Typical day in Psych nursingRegister Today!
- by monstermunch Jul 17, '06Hi, I am contemplating doing a graduate diploma in mental health when I have completed my nursing degree and was wondering if you could tell me what a typical day as a psych nurse would be, assuming there is a typical day of course. For example, do you start your day with a handover followed by obs and medications, ADL's and then observing and activities? Any information would be greatly appreciated.
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- Jul 17, '06 by CharlieRNQuote from monstermunchLets assume we are talking about a typical day on a short term inpatient program. 7 to 7:30am listen to report from evenings and nights, then the med nurse prepares am meds for patients who will come to the med room to get them. Mental health workers are waking the patients and doing the first safety rounds and census. Safety rounds and census will be repeated q 30mins throughout the day. Patients will be getting up and attending to their own adls. and making their owbn beds, mental heath workers will escort those pts with off unit privileges to the cafeteria, others will receive trays on the unit. The charge nurse will give report to the psychiatrists, social workers and other therapists at 8am. about 9 there will be a unit meeting of all staff and patients, either the charge nurse, chief therapist or psychiatrist will lead this. Usually there will be a couple of special purpose group therapies from 10 to 12. At the same time therapists will be meeting with their individual clients aand nursing staff checking in with their assigned patients. 12 to 1:30 pm every body gets lunch and back for pm groups, write notes, report to the charge nursegive report to the evening shift.Hi, I am contemplating doing a graduate diploma in mental health when I have completed my nursing degree and was wondering if you could tell me what a typical day as a psych nurse would be, assuming there is a typical day of course. For example, do you start your day with a handover followed by obs and medications, ADL's and then observing and activities? Any information would be greatly appreciated.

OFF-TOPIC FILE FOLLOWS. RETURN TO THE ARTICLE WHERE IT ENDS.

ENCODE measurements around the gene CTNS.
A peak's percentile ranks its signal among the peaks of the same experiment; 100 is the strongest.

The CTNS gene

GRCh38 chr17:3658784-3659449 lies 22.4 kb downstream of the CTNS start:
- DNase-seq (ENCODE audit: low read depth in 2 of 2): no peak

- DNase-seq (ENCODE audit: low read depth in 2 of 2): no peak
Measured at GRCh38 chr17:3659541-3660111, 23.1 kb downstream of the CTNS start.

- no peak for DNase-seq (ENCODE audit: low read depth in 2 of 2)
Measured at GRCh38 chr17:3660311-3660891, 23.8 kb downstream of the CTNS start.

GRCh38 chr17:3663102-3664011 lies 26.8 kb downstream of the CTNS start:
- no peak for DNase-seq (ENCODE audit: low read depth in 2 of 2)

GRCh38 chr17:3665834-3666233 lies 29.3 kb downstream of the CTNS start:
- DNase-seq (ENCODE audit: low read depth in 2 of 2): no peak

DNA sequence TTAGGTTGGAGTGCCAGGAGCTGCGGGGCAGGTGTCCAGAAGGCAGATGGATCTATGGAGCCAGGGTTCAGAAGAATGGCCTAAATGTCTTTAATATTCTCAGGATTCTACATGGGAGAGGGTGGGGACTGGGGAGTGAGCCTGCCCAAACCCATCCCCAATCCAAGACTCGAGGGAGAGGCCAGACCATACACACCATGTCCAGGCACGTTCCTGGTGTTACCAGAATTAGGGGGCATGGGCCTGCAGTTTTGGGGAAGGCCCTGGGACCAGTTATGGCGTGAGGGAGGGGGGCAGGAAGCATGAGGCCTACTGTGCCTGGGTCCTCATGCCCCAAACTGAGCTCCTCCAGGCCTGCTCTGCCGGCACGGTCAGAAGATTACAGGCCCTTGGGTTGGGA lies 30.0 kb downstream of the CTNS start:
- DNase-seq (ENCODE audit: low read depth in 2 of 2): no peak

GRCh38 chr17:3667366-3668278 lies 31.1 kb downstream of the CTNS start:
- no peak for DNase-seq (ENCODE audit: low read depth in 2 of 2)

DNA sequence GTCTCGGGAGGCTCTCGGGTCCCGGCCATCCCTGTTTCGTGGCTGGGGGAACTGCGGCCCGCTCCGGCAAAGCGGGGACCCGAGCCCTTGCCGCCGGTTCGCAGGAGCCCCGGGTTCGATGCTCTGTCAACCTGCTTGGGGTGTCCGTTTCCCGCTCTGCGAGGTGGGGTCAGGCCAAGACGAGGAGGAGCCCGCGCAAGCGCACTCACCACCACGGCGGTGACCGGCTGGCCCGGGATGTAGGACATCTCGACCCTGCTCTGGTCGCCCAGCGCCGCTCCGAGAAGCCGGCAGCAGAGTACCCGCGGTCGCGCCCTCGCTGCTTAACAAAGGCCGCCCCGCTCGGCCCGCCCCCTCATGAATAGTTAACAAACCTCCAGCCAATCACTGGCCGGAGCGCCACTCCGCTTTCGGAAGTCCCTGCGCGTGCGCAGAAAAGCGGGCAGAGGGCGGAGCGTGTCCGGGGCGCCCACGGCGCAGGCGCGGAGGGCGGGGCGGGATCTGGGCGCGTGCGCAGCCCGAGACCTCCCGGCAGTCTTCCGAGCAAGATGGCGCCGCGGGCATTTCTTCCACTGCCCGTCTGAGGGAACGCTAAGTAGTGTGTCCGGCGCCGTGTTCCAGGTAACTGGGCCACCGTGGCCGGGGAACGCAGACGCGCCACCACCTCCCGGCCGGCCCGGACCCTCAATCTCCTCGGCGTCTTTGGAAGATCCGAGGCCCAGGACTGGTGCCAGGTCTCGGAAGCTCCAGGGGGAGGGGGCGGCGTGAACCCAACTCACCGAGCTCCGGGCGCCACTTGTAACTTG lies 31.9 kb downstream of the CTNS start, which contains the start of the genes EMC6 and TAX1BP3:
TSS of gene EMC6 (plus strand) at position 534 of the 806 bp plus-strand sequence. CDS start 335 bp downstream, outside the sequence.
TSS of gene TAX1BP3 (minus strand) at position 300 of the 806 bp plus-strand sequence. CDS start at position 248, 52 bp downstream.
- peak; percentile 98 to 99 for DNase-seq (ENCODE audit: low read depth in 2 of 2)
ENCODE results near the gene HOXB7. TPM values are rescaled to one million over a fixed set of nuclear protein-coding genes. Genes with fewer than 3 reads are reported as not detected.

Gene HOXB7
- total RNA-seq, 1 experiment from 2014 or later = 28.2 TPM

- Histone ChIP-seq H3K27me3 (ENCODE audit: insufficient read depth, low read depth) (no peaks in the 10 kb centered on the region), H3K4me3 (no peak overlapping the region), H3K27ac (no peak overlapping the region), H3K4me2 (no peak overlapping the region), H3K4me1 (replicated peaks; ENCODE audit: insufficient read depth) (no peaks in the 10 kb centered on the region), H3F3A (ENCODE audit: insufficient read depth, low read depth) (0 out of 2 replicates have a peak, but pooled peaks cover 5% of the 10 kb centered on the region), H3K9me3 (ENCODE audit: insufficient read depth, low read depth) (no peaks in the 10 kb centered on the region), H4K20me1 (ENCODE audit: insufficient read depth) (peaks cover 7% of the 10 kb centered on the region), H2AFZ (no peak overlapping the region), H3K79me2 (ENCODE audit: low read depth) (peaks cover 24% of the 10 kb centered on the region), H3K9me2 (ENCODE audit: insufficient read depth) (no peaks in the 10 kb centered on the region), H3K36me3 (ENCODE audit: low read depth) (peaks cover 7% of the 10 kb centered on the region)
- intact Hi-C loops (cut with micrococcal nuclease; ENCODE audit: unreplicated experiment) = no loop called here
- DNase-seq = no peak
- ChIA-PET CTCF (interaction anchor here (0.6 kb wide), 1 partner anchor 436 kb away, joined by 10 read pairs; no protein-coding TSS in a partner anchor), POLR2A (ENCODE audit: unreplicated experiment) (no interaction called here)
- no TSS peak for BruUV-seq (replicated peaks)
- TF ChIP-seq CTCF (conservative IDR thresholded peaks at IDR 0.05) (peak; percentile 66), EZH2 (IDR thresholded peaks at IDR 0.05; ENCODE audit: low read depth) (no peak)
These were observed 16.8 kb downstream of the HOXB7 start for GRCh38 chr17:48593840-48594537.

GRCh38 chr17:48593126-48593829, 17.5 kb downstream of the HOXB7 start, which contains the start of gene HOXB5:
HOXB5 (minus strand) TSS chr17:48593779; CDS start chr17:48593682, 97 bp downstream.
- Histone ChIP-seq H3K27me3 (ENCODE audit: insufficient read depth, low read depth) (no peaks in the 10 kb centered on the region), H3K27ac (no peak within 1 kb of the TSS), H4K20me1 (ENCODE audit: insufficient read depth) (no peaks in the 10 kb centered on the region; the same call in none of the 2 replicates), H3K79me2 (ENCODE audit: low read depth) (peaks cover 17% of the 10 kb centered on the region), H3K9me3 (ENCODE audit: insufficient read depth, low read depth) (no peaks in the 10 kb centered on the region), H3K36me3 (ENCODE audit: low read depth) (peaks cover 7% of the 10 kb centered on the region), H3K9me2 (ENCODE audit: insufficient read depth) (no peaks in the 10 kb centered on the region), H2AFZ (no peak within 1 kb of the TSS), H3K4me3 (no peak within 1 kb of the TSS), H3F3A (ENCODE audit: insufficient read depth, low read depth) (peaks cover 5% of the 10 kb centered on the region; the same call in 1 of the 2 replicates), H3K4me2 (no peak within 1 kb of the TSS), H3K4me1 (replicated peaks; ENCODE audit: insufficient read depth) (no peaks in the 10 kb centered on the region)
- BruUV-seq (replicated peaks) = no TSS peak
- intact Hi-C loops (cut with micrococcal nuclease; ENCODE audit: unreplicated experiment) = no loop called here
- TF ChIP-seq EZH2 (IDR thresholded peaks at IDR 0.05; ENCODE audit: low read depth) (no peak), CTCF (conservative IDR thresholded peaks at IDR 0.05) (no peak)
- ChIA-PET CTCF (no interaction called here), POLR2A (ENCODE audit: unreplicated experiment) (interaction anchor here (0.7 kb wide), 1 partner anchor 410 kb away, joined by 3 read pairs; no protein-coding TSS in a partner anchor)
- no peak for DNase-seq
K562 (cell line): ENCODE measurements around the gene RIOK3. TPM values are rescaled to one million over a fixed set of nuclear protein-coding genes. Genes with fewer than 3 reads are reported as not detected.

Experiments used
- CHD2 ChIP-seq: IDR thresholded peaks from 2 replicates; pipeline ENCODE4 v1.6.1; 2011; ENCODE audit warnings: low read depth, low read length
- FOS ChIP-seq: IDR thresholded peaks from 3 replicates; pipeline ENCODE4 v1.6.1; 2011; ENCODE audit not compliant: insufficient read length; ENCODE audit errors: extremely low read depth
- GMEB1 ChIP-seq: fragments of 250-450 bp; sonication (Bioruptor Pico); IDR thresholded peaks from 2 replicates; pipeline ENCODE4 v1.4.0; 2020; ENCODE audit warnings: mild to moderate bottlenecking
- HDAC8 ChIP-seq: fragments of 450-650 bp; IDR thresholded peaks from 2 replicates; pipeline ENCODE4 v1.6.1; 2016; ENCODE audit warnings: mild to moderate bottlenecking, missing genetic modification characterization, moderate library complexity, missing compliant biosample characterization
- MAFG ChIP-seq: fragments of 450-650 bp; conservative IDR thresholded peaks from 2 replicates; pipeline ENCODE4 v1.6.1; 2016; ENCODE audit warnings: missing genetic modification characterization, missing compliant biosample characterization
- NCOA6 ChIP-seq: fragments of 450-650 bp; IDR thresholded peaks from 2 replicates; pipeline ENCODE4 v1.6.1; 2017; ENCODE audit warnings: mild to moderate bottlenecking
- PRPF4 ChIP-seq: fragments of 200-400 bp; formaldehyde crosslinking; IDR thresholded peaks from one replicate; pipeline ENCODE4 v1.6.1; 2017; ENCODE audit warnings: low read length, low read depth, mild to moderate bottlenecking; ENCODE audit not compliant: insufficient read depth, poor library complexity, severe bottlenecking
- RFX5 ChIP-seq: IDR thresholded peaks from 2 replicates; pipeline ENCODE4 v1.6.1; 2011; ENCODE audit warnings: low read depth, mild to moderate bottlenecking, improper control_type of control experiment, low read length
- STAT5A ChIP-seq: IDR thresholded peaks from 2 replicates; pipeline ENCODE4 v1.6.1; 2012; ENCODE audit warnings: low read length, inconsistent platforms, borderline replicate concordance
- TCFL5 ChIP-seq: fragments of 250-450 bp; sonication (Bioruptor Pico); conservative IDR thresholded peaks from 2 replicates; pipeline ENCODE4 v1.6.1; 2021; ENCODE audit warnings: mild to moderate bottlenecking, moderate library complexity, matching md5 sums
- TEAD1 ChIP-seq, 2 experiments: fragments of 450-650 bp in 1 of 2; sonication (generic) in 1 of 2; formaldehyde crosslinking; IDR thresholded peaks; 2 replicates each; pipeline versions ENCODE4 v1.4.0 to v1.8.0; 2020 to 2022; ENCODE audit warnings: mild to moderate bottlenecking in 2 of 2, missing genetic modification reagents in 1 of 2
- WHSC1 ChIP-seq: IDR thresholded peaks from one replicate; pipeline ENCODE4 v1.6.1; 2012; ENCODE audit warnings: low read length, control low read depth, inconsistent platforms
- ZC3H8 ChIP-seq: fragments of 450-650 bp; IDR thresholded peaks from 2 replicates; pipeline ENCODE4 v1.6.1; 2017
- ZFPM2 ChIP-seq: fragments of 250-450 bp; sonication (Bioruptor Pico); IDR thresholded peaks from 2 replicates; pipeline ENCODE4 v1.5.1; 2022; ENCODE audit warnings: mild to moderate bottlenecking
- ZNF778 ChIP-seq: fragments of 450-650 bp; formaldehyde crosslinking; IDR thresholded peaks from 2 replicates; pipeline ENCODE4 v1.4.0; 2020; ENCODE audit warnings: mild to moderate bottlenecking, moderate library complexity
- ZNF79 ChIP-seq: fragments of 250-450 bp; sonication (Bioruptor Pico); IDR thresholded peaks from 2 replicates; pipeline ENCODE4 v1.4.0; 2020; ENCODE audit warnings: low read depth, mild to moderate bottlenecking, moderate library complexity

Hope that gives you an idea. There will also be staff and team meetings scattered thru the day. There is relatively little traditional nursing activity, ie: adl care, bed making, vital sign taking, etc. Patients are encouraged to do as much of there own care as possible because its good for their self esteem to feel competent and capable. There is a lot of attention to "managing the milieu" and "monitoring the process" which rather nebulous terms refer to being aware of and trying to influence the social climate of the unit and being in full communication with your peers so that you are all on the same page. Patient safety is the number one and overiding concern of the psych unit because the basic reason these folks are inpat is that they are not safe on there own.Last edit by CharlieRN on Jul 17, '06
- Jul 17, '06 by monstermunchThanks CharlieRN that was exactly the kind of information I was looking for.
- Jul 17, '06 by CharlieRNQuote from monstermunchGlad to be of help. sorry about the sloppy spelling, I'm at the end of a very long boring night in admissions and having a hard time staying awake.Thanks CharlieRN that was exactly the kind of information I was looking for.
By the way, I have worked most types of inpatient psych units, and all shifts so if you need more specific answers, just ask.Last edit by CharlieRN on Jul 17, '06
- Jul 17, '06 by monstermunchThank you!
- Jul 18, '06 by lovinghandsI posted this message awhile back under "What's your day like?"
I am a psych nurse on an inpatient acute unit. I work 8 and 12 hour shifts. Generally I am the only RN on the unit - if I need backup, I call neighboring units or the supervisor (if he/she isn't too busy). My unit is usually full, 15 pts, and we run with 3 aides depending, of course, on acuity and staff availability.